It was one year ago this week that COVID-19 prompted the University of Toronto to shift to virtual operations.
Looking back over the past 12 months, what’s striking are the myriad ways the U of T community responded to the pandemic. Time and time again, students, faculty, staff and librarians demonstrated their resilience, innovativeness and eagerness to support one another and the broader community.
From working on COVID-19 tests and treatments to educating the world on the importance of physical distancing and other emergency measures, U of T researchers quickly established themselves as key players in the global pandemic response. At the same time, U of T students and professors showed their flexibility and ingenuity as COVID-19 led to virtual classes and the first off-campus convocations in the university’s history. Many also found ways to support each other and the broader community, including front-line health workers.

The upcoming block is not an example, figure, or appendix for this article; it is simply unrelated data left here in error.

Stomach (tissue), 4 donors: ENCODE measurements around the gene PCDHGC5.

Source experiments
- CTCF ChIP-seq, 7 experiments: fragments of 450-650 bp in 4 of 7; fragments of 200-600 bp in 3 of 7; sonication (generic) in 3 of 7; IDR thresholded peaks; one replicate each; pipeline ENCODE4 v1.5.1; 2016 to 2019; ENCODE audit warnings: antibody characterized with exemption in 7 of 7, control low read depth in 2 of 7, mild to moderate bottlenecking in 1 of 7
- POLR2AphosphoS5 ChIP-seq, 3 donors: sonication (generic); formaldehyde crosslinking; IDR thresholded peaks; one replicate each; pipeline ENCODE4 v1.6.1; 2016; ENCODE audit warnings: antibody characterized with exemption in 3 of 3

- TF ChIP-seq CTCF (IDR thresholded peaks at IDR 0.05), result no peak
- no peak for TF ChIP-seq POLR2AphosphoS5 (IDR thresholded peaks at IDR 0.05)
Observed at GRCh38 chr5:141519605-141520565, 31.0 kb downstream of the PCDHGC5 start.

The U of T community also stood up against anti-Black and other types of systemic racism as the virus took a disproportionate toll on members of racialized and marginalized communities in North America.
Now that vaccines for COVID-19 have arrived, U of T is once again mobilizing its resources to support a historic immunization drive by preparing to host vaccination clinics on all three campuses.
Here is a brief snapshot of 12 unprecedented months in U of T’s 194-year history:
U of T researchers race to understand a new global threat
Robert Kozak and Samira Mubareka, both in U of T’s department of laboratory medicine and pathobiology and at Sunnybrook Health Sciences Centre, cultured the novel coronavirus behind COVID-19 from clinical specimens (photo by Nick Iwanyshyn)